Guilford mother wants NC Appeals Court to revive COVID vaccine suit involving son
A Guilford County mother urges the N.C. Court of Appeals to allow her to proceed with her lawsuit against the Guilford school board and Old North State Medical Society. The suit contends her teenage son was forced to take the COVID-19 vaccine in 2021.
A trial judge dismissed Emily Happel’s suit in March. Lawyers for Happel and son Tanner Smith filed a brief Friday with the state’s second-highest court.
In August 2021, Smith was a 14-year-old football player at Western Guilford High School. “Tanner was informed by letter on Guilford County Schools letterhead that there was a cluster of COVID-19 cases among the football team, and because of this cluster he would need to report for a COVID-19 test to continue participating as a player on the Western Guilford High School football team,” according to Happel’s brief. “The letter informed Tanner that he would be tested on August 20, 2021, that the testing would take place from 2:00 p.m. to 6:00 p.m. at Northwest Guilford High, and that Old North State Medical Society ‘will be conducting testing, consent for testing is required.’”
Smith’s stepfather drove him to the testing site. The stepfather stayed in the car as Smith entered the testing site.
Neither the Happels nor Smith knew a free COVID-19 vaccination clinic was taking place at the same time and place as the COVID-19 testing. A flyer promoting the vaccination clinic said, “Students age 12-17 must have their parent or guardian sign the consent form and bring the completed form to the vaccination site.”
While Smith was waiting, clinic workers tried without success to reach Emily Happel. They never contacted stepfather Brett Happel, who was waiting outside, according to the brief.
“After the workers failed to contact Mrs. Happel, one of the workers instructed the other worker to ‘give it to him anyway,’” Happel’s lawyer wrote. “Tanner then indicated to the workers that he did not want to receive the vaccine, and that he was just expecting to be tested for COVID-19. Despite failing to get parental consent or the consent of Tanner himself, the workers administered a COVID-19 dose to Tanner.”
Happel lodged state constitutional claims against the Guilford school board and the medical society.
“In the complaint, plaintiffs alleged that Emily Happel had a liberty interest under NC Const. Art. I, §§ 1, 13, and 19 ‘to raise her son and to have control over his care and custody, and to do so in accordance with her conscience,’” according to the brief. “The complaint further alleged that her liberty interest could only be deprived but by the law of the land.”
“At the time of the vaccine dose, the law of the land of North Carolina required parental consent: ‘Notwithstanding any other provision of law to the contrary, a health care provider shall obtain written consent from a parent or legal guardian prior to administering any vaccine that has been granted emergency use authorization and is not yet fully approved by the United States Food and Drug Administration to an individual under 18 years of age.’ The complaint further alleged that Guilford County Schools was a state actor, and that parental consent was not received by defendants prior to the administration of the vaccine to Tanner.”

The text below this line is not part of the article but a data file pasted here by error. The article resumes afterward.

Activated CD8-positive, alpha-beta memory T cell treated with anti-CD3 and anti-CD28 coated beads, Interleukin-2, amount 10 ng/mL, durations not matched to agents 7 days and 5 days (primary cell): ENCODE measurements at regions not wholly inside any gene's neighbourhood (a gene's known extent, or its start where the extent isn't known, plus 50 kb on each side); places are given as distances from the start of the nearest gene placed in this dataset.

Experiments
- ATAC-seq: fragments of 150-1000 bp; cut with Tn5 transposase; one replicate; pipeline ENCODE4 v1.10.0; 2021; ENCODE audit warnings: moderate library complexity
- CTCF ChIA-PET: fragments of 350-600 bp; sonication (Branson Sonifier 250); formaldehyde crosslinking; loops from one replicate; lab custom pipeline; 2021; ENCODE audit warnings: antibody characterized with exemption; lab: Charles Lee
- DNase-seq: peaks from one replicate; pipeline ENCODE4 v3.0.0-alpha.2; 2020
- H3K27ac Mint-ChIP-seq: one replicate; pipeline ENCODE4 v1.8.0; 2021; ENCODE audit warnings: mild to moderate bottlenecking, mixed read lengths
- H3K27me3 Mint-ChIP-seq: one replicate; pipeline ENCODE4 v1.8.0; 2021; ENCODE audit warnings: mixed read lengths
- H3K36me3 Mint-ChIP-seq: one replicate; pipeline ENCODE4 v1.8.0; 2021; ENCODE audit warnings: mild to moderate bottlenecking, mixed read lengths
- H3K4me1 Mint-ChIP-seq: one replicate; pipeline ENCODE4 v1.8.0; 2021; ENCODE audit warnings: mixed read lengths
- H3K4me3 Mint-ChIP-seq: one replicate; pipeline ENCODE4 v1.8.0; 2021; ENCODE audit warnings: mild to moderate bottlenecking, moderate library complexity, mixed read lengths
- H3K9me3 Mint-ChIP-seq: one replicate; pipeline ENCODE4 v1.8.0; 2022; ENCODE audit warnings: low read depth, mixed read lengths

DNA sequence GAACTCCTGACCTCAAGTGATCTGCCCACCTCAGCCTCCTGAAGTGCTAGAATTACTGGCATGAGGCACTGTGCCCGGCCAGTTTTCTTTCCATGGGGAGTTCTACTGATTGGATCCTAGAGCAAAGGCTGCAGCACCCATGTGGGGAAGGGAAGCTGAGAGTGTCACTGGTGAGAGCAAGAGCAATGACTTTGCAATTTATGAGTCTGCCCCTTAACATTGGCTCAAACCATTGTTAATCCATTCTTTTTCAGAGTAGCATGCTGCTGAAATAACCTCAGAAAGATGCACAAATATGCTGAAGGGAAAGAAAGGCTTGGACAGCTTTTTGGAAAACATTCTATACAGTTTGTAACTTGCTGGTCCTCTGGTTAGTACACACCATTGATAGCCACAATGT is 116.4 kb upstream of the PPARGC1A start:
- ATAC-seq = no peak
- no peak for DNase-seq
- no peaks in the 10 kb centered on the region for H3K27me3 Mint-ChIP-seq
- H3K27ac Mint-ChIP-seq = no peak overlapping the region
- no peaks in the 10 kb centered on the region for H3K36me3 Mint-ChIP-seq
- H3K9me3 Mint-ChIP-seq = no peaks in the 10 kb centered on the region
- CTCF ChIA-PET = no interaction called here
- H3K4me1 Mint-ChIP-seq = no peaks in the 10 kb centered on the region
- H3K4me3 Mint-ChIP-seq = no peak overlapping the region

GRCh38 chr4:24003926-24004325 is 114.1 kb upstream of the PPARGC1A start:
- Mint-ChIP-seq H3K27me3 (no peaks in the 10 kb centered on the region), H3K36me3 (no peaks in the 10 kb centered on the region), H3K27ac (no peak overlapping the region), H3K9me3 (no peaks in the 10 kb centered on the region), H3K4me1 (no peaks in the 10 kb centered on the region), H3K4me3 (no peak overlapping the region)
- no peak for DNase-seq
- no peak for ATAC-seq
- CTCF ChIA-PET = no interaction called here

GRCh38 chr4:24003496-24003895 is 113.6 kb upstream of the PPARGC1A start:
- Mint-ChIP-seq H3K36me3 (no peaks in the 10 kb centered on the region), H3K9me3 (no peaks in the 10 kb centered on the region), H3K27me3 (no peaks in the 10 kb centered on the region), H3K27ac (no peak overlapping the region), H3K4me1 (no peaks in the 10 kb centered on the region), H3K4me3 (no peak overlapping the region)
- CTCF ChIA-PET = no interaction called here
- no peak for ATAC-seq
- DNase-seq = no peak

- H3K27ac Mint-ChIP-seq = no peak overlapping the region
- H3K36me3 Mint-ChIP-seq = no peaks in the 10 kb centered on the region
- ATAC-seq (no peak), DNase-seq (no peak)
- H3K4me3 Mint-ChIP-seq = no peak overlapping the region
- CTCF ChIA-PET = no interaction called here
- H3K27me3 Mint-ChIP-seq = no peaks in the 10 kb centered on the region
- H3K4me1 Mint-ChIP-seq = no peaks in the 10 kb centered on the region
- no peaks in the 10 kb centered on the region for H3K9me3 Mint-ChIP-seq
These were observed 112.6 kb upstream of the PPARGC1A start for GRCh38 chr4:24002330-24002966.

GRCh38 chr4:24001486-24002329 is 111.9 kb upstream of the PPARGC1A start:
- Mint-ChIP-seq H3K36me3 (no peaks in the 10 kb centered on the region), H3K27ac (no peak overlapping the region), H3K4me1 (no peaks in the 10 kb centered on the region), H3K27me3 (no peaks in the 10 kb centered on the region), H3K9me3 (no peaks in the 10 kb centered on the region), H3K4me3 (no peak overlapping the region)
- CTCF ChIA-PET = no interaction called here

The suit also cited Smith’s “liberty interest under the North Carolina Constitution to his own bodily autonomy.” The 14-year-old also alleged a claim of battery.
Happel rebutted the claim that Guilford schools and the medical society could avoid liability for clinic workers’ actions. “The clinic workers were present at the vaccine clinic to carry on and further the business of the partnership that had been formed by defendants,” according to the brief. “They were there to administer vaccines. The scope of their employment was to administer vaccines. When they administered the vaccine to Tanner, they were doing so in furtherance of their employer’s business and within the scope of their employment. That they did so without consent does not move them outside the scope of their employment.”
Nor can the school system argue that the clinic represented a third-party use of school facilities, Happel argued.
“In this case, Tanner Smith was directed by letter from Guilford County Schools to report for COVID-19 testing to continue his participation in a school activity — playing football for his school,” according to the brief. “This is not a situation where the school facility was simply being used by a third-party with little-to-no oversight by the school system. In fact, the vaccine clinic was held by ‘Old North State Medical Society in partnership with Guilford County Schools.’
“While one may doubt the wisdom of conducting a testing clinic and a vaccine clinic in the same location, no one can doubt that it was the collective wisdom of both defendants,” the brief continued. “The facts as stated in the complaint make it clear that Tanner went to the clinic at the direction of Guilford County Schools, and when he ended up in a vaccine clinic, it was a clinic that was operated with two partners — the defendants.”
Happel rejected the trial judge’s ruling that Old North State Medical Society was free from liability because it not a “state actor” or “acting under color of state law.”
“[T]he idea that vaccine administration – -paid for by governmental actors, promoted by governmental actors, and provided as part of a push by federal, state, and local governments — is totally divorced from government action ignores the facts that are plain from every American’s experience during the COVID-19 crisis,” according to the brief.
The Guilford school board and Old North State Medical Society will have a chance to respond with their own brief in the case, titled Happel v. Guilford County Board of Education.